|Publication number||US5465871 A|
|Application number||US 08/237,336|
|Publication date||Nov 14, 1995|
|Filing date||May 3, 1994|
|Priority date||Nov 19, 1992|
|Publication number||08237336, 237336, US 5465871 A, US 5465871A, US-A-5465871, US5465871 A, US5465871A|
|Inventors||Edward S. Robbins, III|
|Original Assignee||Robbins, Iii; Edward S.|
|Export Citation||BiBTeX, EndNote, RefMan|
|Patent Citations (47), Referenced by (19), Classifications (21), Legal Events (5)|
|External Links: USPTO, USPTO Assignment, Espacenet|
This is a continuation of application Ser. No. 07/979,042, filed Nov. 19, 1992, now abandoned.
The present invention relates generally to dispensing containers and, more specifically, to a dispensing container wherein predetermined amounts of the container contents may be poured into a hollow measuring cap mounted on the container. The measured amount is isolated from the remainder of the container contents, and may be dispensed therefrom through an opening in the cap, thus eliminating the need for separate measuring devices such as cups, spoons, or the like.
Dispensing containers are, of course, well known and are used in many different industries, for many different purposes. One such area is the food industry and a specific example includes jars and other similar containers which contain solid foods, such as spices, in particulate, granular or powder-like form. Typically, a measuring spoon or cup is utilized in conjunction with the jar or container so that the contents may be poured into the spoon or cup until a measured amount (as determined by the size of the spoon or gradations on the cup) dispensed from the container.
The present invention eliminates the need for measuring spoons or cups by providing a hollow cap or cover for an otherwise standard or conventional container which serves as its own measuring device. While the integration of a measuring function into a container construction for the discharge of predetermined amounts o the container contents is not new (see for example, U.S. Pat. Nos. 1,802,284; 2,804,103; 3,860,711; 4,613,057 and 4,635,828) the present invention provides an improved and simplified structure for accomplishing this result, while retaining the desirable option of substantially unrestricted pouring and/or shaking (i.e., sprinkling) of the container contents from the dispenser cap without regard to the amount discharged.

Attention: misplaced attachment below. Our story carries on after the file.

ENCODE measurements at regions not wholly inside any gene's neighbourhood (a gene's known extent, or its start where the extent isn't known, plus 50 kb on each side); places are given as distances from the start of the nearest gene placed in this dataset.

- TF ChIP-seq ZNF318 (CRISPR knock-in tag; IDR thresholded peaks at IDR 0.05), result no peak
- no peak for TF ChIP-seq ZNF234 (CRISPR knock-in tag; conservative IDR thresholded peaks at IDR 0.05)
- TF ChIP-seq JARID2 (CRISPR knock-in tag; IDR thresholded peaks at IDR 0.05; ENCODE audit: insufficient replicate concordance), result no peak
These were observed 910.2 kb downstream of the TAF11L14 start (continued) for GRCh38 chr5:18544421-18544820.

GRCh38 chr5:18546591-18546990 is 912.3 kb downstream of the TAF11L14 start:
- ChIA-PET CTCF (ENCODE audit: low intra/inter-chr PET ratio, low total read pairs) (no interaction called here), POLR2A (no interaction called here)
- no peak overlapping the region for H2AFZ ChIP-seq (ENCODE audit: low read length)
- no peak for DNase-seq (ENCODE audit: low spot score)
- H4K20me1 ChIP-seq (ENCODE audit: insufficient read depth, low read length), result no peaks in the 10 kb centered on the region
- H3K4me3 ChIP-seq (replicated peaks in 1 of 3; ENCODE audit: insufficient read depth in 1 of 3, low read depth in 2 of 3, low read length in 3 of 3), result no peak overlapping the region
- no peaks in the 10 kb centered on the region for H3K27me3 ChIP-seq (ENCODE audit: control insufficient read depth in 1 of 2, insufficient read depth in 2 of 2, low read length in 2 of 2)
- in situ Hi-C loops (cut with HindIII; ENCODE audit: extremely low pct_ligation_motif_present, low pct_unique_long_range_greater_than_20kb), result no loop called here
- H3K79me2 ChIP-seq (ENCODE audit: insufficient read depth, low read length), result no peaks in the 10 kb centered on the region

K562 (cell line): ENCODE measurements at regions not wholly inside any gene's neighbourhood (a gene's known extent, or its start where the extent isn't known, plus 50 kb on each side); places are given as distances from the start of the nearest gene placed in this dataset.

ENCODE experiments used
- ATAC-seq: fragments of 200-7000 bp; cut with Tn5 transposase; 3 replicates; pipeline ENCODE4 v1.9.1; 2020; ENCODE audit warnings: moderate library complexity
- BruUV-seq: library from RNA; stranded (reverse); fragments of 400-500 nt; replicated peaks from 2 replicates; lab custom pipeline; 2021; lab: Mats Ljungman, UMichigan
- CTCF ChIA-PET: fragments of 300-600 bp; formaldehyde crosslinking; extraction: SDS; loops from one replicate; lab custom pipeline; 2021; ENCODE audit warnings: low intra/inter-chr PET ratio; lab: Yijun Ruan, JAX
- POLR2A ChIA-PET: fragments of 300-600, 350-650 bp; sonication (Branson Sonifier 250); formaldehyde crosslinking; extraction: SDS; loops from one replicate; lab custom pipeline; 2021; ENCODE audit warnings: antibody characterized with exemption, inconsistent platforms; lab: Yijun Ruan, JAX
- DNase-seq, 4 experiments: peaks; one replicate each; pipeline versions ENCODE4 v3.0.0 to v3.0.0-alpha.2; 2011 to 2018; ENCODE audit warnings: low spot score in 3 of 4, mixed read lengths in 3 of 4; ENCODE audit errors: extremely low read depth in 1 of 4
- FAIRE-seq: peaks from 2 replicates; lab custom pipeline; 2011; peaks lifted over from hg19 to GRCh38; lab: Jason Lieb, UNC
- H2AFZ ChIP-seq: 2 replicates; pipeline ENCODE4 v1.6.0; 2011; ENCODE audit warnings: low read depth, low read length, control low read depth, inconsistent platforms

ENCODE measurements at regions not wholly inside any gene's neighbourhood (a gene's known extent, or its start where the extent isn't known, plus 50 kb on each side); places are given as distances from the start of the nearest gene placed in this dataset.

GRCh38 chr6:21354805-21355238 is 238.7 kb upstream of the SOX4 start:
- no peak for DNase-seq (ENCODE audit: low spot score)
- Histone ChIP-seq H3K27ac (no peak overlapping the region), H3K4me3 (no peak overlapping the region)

In a first exemplary embodiment, a substantially cylindrical container body formed of glass, plastic, paper board, cardboard or other suitable material includes a peripheral side wall extending upwardly from a bottom wall and terminating at an upper open end. The upper open end typically includes means for securing a closure of the threaded or snap-on type. In conventional spice jars or containers of this type, a dispensing disk is usually inserted over the upper open end of the container (or is made an integral part of the closure) and is provided with one or more dispensing apertures for pouring or sprinkling the contents. In some conventional arrangements, a single relatively large dispensing aperture is provided while in still other arrangements, a plurality of variously sized apertures are provided for selective use by the user.
In accordance with this invention, the conventional screw or snap-on type closure is replaced with a dispensing cap which incorporates a volumetric space to thereby permit precisely measured amounts of contents to be poured from the dispensing cap. The cap in this exemplary embodiment is constructed of a transparent plastic material and is provided with volume indicators to assist the user in measuring precisely desired amounts as the contents are transferred from the jar into a volumetric space provided in the dispensing cap.
In order to successfully dispense a measured amount of contents from the dispensing cap without further material being transferred into the dispensing cap from the jar or container, a dispensing door provided on the cap must be located in diametrically opposed relationship to the dispensing aperture in the container disk so that the disk in effect provides a dam or weir against further transfer of material through the container dispensing aperture into the volumetric space created in the cap.
In a second exemplary embodiment, the dispensing cap is provided with a pair of side-by-side dispensing doors. The second dispensing door is radially and axially aligned with the dispensing aperture in tile bottle or container disk so that the user has the option to pour the contents of the container straight through the dispensing cap without regard for the amount of material dispensed. Thus, the user has the flexibility in this second exemplary embodiment to utilize the dispensing cop as a measuring cup or simply as a traditional dispensing cap.
In accordance with one aspect of the invention, there is provided a measuring/dispensing jar comprising a container body having a bottom wall and a peripheral side wall extending upwardly from the bottom wall and terminating at an upper open end defined by a rim, the upper open end including first means for receiving a cap, and a measuring/dispensing cap including a top wall having at least one dispensing door, and a peripheral depending skirt extending downwardly from the top wall, the peripheral skirt being divided into upper and lower portions, the lower portion including second means cooperable with the first means for removably securing the measuring/dispensing cap on the upper open end of the container body, and the upper portion including a volumetric space for receiving contents from said container body, and a disk having at least one dispensing aperture therein, the disk between the upper and lower portions of the skirt.